If somebody tells me they don’t want to watch Griffith’s films because of the racist attitudes they promote, I can understand that. But if somebody who cares about film says they don’t want to watch Griffith, it’s comparable to an English lit major saying they don’t want to read Shakespeare. They both occupy a similar place in their respective realms. Like Shakespeare’s plays, Griffith’s films do contain ugly racist propaganda, and like Shakespeare’s plays, Griffith’s films also speak powerfully of compassion, forgiveness and justice. How do we reconcile these competing tendencies, whether we’re talking about Griffith or Shakespeare? The answer is we can’t. Both were great artists. Both allowed prejudice to mar their work. And both men were a product of their time, just as we are a product of ours.
If people want to cross Griffith off their list for the way he portrayed African-Americans, that’s their right. That does, however, mean ignoring one of the greatest artists ever to work in film, and a central player in twentieth century American culture. It’s probably impossible to understand the development of American cinema (and maybe world cinema) without looking at the director’s work. Also, while Griffith’s films contain many insulting portrayals of Blacks, his attitude toward other groups could be surprisingly progressive. He made a number of shorts dealing with the violence inflicted on Native Americans by Anglos. Broken Blossoms may seem dated now in its portrayal of chaste love between an Asian man and an Anglo woman, but it was extremely daring for its time. And social justice was a major theme in his films, where he often showed the rich and powerful exploiting the poor and helpless.
Corner in Wheat is a prime example of his concern for those who struggled just to put food on the table. The film is under fourteen minutes long, but Griffith manages to pack a lot into this one-reel drama. Most of the movies made in the first decade of the twentieth century feature straightforward narratives laid out with blunt simplicity, and you could pretty much count on a happy ending. Not so with Corner in Wheat. Griffith attempts a multi-layered approach to telling the story. We have the poor family living on a farm, the ruthless businessman on the commodities exchange, and the market where people come to buy bread. There is no direct connection between any of these elements. The characters in these three scenes don’t interact, they’re just different aspects of the same system. I don’t know of another film from the period that shows a cross section of society in this way.
Most filmmakers of the time used the camera to record the action and connect the scenes so that the audience could follow the story easily. But even in this early effort Griffith was moving away from a strict narrative approach, and beginning to use images as poetry. To start with, the film is bookended by scenes of a farmer and his family. We first see the farmer sticking his hand into a bag of seed, letting it run through his fingers. His wife and daughter look on with stoic faces. Then the farmer and an older man (his father?) go into the fields to sow the wheat, scattering seeds as they move back and forth across the empty plain.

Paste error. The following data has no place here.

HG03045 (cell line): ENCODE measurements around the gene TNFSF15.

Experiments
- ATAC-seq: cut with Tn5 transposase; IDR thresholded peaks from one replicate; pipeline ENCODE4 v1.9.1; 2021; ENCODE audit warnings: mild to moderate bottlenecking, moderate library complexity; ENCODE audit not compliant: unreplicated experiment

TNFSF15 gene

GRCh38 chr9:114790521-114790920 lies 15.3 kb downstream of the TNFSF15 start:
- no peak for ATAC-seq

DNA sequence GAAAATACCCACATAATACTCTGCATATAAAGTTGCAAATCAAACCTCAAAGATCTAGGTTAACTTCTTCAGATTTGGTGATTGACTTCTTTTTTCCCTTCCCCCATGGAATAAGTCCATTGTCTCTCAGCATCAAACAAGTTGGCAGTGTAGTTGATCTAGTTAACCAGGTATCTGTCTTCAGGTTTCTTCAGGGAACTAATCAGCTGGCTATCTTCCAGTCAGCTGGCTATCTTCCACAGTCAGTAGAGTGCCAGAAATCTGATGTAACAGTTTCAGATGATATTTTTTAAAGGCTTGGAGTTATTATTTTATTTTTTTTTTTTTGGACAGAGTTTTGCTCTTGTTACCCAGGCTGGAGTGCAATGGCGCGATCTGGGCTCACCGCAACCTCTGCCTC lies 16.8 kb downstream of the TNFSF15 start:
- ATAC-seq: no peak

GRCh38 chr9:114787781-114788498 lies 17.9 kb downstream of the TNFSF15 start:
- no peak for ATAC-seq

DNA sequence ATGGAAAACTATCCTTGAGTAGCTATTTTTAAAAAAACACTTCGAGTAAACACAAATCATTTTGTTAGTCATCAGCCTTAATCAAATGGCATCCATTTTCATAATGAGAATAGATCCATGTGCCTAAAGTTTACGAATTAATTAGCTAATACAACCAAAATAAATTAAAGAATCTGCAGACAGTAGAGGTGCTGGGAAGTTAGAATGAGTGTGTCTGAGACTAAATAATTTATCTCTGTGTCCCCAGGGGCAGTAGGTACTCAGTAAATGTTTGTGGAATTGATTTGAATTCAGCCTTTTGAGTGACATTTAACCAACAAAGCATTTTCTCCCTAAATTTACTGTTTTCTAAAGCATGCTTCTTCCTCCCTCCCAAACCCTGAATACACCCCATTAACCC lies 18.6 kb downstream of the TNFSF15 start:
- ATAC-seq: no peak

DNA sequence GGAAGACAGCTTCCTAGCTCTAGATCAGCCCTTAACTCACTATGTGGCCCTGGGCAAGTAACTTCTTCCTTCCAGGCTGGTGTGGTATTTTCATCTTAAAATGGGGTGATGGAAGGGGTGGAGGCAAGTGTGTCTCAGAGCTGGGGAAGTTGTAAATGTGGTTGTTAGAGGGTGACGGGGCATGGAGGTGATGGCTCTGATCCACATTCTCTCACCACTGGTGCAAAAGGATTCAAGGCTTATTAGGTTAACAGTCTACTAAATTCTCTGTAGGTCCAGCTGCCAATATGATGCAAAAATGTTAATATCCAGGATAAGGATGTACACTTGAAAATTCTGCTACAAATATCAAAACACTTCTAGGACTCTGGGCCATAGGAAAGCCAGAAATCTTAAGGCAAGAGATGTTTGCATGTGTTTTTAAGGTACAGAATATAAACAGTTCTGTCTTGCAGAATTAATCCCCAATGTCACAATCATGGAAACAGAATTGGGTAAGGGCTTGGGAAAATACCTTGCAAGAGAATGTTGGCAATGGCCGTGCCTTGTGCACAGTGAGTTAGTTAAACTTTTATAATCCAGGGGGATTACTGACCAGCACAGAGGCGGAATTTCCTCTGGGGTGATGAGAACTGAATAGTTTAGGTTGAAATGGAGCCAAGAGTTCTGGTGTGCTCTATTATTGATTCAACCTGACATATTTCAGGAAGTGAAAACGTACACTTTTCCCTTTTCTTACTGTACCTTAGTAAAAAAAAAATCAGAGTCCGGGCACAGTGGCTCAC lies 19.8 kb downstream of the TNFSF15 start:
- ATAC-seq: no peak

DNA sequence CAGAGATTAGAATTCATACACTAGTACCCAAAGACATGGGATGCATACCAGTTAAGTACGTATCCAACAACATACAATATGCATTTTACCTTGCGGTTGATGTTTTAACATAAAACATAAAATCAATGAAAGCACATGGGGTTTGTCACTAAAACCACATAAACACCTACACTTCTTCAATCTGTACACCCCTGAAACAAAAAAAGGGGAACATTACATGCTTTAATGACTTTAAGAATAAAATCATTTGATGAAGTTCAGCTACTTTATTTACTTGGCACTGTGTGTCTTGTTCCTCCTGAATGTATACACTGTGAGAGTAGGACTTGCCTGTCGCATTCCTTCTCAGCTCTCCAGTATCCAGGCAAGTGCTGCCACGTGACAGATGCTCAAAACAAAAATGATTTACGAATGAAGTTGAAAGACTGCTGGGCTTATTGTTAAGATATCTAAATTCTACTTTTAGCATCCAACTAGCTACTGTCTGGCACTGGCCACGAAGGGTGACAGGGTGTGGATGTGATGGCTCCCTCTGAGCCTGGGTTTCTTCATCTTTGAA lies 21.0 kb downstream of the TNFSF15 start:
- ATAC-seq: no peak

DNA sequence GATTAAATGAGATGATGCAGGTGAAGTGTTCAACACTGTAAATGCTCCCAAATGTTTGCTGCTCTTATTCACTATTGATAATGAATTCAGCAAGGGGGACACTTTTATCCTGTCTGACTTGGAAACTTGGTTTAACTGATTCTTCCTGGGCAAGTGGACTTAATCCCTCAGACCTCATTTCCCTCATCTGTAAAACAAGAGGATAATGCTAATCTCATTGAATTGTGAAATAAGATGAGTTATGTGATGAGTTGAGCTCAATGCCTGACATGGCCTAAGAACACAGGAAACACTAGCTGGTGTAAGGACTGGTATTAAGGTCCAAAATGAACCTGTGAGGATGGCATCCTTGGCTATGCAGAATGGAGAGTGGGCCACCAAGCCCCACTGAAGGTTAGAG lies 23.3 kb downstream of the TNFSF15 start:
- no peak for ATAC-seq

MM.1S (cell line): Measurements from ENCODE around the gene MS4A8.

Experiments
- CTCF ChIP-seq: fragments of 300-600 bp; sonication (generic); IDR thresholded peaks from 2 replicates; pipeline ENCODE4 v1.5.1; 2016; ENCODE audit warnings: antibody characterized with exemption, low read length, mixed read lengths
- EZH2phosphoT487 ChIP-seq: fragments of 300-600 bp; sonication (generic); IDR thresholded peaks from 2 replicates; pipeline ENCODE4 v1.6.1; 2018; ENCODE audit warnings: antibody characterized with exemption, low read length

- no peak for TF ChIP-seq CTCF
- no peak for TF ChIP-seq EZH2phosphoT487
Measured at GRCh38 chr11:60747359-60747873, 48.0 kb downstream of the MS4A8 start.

Cut to the businessman who plans to corner the market in wheat. Wound tight with ambition and impatience, he gives instructions to his traders. Next we see them on the floor of the exchange, where the entire crowd is caught up in a mounting frenzy of elation and desperation. The businessman’s plan works, he corners the market and makes a fortune. At a lavish party attended by society’s elite, everyone raises their glass to toast his success. But then Griffith shows us the impact this has on the common folk. A store that sells bread must raise its prices to cover the high cost of flour. Some can pay, but some can’t. The hungry poor invade the shop demanding bread. The police are called, first using batons to force the crowd back, and then pulling their guns.
Griffith tells his story with simple but powerful contrasts like these, and his images have a potency you won’t find in other films from the time. We see the affluent society crowd enjoying their party without a care in the world. We see the farmer holding out his empty hands to let his wife know that they have no money. And we see the businessman, having fallen inside a grain elevator, struggling for life as the wheat comes pouring down on him, until only his writhing hand is visible.
And the film’s final image sums up the bitter despair brought on by the businessman’s scheme. We see the farmer again sowing seed, now by himself on the lonely plain. Going down one row he nears the camera, then he turns, walks back in the opposite direction, and the image fades from the screen.
Corner in Wheat is one of many shorts that Griffith made for Biograph between nineteen eight and nineteen fourteen. During this time the director was constantly experimenting, constantly testing the boundaries of the new medium. These one and two reel movies show him searching for new ways to use the language of film, and the techniques he developed at Biograph would form the basis for his later features. Eventually Griffith’s work would change cinema forever. Corner in Wheat is one of his first steps along that path.
Watch the film by clicking on the title below.